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    Re: Sextants,vernier and micrometer
    From: George Huxtable
    Date: 2006 Oct 31, 23:55 -0000

    I hold Henry Halboth's sea-experience in great respect. No doubt, he
    has read Vernier sextants thousands of times more often than I ever
    have, so when he and I differ, even about an essentially trivial
    matter, it's a worry to me. It seems worth while, then, to thrash the
    matter out between us, a bit further, to get to the bottom of the
    difference between us. And it may be no more than that he and I are
    using different words to describe what we are both seeing, when we
    look at the image of an arc and Vernier that Alex has made available,
    at http://www.math.purdue.edu/~eremenko/pic1.jpg   , which is divided
    in a way that's unfamiliar to me, and may also be unfamiliar to Henry.
    
    Henry wrote-
    
    |  .... the arc of Alex's sextant  is divided into six spaces,
    | i.e., respectively 10-20-30-40-50 & 60 seconds to make-up 1-minute;
    
    Here I differ. Each DEGREE on the main arc is indeed divided into six
    fine spaces, each such space corresponding to 10 MINUTES, not 10
    seconds. Next, the Vernier must be used to interpolate between those
    markings, 10 minutes apart.
    
    And if you look at the Vernier, that is subdivided into 50 parts. It
    is marked 0 to 10, and the space between each such marking has five
    subdivisions, not six. The figures 0 to 10 correspond to
    whole-minutes, in the interpolation between those fine markings on the
    main scale, 10 minutes apart. And the fact that those whole-minutes
    are divided into five on the Vernier allows angles to be measured to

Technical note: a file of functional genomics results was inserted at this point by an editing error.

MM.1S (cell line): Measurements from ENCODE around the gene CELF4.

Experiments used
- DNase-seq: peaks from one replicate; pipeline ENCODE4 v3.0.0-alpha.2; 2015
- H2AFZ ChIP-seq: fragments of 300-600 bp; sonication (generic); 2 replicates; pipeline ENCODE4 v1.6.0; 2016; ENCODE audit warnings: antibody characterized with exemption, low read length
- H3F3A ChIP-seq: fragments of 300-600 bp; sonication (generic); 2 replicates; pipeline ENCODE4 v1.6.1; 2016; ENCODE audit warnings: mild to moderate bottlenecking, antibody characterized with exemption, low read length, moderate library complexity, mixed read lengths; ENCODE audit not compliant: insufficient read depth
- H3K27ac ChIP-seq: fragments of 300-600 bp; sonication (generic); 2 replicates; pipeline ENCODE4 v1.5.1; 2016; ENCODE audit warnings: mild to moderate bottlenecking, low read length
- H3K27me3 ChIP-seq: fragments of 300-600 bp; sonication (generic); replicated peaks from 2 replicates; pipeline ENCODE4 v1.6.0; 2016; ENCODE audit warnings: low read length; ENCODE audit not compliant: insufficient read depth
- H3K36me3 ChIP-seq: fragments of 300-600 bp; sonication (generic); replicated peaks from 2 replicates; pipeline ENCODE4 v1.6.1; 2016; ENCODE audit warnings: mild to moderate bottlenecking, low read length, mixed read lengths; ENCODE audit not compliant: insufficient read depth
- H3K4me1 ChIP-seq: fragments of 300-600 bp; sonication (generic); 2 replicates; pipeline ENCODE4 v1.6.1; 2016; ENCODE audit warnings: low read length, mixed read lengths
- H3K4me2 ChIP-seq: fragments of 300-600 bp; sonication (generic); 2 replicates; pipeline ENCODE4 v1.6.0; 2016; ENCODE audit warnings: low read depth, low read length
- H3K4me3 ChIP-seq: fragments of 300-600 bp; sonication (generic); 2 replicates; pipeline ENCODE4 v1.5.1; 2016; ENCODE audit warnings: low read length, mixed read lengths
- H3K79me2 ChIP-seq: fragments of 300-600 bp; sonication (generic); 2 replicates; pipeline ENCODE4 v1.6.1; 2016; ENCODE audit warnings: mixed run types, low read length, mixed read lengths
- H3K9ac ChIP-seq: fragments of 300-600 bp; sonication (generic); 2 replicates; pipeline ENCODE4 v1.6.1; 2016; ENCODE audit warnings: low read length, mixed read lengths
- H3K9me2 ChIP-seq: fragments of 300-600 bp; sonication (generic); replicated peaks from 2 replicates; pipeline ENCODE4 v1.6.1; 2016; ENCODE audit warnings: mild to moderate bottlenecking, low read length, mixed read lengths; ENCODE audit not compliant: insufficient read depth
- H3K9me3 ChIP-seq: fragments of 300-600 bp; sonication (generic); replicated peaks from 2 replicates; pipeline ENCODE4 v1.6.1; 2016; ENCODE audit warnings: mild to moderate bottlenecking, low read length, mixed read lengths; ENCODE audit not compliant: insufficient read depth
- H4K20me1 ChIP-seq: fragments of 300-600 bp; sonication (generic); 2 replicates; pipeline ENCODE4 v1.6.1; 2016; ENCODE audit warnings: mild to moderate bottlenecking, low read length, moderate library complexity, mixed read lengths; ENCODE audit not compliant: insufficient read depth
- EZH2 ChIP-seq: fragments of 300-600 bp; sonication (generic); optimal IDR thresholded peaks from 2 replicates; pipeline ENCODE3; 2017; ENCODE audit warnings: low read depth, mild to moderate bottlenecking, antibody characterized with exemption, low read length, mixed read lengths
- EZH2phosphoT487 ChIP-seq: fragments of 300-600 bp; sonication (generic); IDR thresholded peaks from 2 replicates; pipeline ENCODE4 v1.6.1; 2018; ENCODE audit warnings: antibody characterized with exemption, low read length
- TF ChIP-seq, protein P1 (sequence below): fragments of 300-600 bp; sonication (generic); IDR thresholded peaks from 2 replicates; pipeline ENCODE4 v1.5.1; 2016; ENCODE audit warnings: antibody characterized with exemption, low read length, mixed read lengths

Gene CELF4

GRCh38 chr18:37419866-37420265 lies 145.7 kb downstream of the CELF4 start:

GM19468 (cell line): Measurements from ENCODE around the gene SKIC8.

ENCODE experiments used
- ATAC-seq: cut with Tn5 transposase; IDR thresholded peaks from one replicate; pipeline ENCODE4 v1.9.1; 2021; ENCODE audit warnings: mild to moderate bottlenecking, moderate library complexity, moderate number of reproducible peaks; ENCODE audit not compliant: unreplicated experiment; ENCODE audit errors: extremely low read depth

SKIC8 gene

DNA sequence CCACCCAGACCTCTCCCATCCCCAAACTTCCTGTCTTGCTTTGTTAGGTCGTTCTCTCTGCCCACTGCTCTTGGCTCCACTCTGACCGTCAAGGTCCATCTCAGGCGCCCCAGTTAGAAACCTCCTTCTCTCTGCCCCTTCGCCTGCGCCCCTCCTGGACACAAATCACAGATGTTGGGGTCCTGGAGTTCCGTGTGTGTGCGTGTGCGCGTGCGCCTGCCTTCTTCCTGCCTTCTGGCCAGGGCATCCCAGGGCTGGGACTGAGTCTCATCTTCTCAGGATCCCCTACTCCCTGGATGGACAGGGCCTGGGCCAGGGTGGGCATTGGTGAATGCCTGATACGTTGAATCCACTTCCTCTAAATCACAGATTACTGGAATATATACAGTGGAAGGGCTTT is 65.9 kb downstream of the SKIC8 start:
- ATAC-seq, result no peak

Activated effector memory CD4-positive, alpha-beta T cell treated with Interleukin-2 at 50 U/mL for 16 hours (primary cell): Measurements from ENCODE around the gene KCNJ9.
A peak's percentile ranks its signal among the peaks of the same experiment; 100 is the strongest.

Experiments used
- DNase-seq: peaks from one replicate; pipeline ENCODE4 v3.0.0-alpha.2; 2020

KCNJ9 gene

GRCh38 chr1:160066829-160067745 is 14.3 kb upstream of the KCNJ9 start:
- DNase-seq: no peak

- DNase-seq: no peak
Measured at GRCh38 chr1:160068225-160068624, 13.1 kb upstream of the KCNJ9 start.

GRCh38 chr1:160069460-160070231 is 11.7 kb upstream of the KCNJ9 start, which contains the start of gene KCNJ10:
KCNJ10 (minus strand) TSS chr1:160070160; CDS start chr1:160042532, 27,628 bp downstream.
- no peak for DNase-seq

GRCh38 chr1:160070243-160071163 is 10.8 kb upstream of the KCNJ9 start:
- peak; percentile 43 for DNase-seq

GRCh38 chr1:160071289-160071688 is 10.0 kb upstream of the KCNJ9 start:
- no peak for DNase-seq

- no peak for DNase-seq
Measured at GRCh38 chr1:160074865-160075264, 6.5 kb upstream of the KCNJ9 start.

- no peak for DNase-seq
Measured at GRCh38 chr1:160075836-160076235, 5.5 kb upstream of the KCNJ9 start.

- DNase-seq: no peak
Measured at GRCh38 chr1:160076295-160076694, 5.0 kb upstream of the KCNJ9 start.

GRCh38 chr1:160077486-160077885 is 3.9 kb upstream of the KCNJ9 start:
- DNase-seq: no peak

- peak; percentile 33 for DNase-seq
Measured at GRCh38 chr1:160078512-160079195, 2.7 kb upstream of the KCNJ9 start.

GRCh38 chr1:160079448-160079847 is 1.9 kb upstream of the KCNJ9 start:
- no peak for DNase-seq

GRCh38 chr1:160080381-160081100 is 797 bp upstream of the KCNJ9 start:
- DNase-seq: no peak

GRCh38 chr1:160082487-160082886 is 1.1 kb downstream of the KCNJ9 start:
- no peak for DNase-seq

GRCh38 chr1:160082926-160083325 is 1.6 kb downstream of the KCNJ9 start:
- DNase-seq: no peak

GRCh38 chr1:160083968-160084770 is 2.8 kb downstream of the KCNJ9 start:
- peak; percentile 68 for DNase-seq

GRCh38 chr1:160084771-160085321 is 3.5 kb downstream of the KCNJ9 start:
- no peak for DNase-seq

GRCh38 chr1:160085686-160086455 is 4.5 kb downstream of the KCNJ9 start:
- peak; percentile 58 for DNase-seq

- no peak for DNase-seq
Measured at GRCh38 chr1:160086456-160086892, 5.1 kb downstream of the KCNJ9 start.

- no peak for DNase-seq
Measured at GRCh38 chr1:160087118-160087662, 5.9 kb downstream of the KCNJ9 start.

the nearest fifth of a minute, or 12 arc-seconds. So that's why we
    have here a 12-second Vernier. Reading angles by it to the nearest 0.2
    minutes, rather than to sixths or quarters of a minute as were more
    common, fits in much better with calculations being to decimal parts
    of a minute, rather than to seconds as was earlier practice.
    
    I wonder if Henry will look at that picture yet again, and whether we
    can agree about how the thing works. I do hope so.
    
    Henry concluded-
    
    | I have a several page dissertation on reading-off verniers which I
    would
    | be pleased to scan and send separately to anyone wishing to receive
    it.
    
    and I put my hand up and ask for a copy, please. But I am still on a
    dialup line, not broadband, so (depending on the number of pages) I
    ask that it be scanned at the minimum resolution that can be got away
    with without spoiling it. Or, alternatively, put in the post.
    
    George.
    
    contact George Huxtable at george@huxtable.u-net.com
    or at +44 1865 820222 (from UK, 01865 820222)
    or at 1 Sandy Lane, Southmoor, Abingdon, Oxon OX13 5HX, UK.
    
    
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